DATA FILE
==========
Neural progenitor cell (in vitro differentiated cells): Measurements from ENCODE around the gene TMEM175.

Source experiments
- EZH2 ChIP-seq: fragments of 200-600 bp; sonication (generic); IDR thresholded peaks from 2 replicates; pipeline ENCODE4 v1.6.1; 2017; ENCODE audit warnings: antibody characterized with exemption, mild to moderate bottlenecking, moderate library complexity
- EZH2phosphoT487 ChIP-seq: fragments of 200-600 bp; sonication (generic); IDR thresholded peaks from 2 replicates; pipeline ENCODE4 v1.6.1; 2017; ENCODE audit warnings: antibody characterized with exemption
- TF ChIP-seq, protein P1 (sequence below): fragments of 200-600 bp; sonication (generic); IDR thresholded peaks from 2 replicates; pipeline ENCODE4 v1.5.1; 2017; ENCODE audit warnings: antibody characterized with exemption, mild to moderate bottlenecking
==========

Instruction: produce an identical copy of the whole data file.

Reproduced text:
Neural progenitor cell (in vitro differentiated cells): Measurements from ENCODE around the gene TMEM175.

Source experiments
- EZH2 ChIP-seq: fragments of 200-600 bp; sonication (generic); IDR thresholded peaks from 2 replicates; pipeline ENCODE4 v1.6.1; 2017; ENCODE audit warnings: antibody characterized with exemption, mild to moderate bottlenecking, moderate library complexity
- EZH2phosphoT487 ChIP-seq: fragments of 200-600 bp; sonication (generic); IDR thresholded peaks from 2 replicates; pipeline ENCODE4 v1.6.1; 2017; ENCODE audit warnings: antibody characterized with exemption
- TF ChIP-seq, protein P1 (sequence below): fragments of 200-600 bp; sonication (generic); IDR thresholded peaks from 2 replicates; pipeline ENCODE4 v1.5.1; 2017; ENCODE audit warnings: antibody characterized with exemption, mild to moderate bottlenecking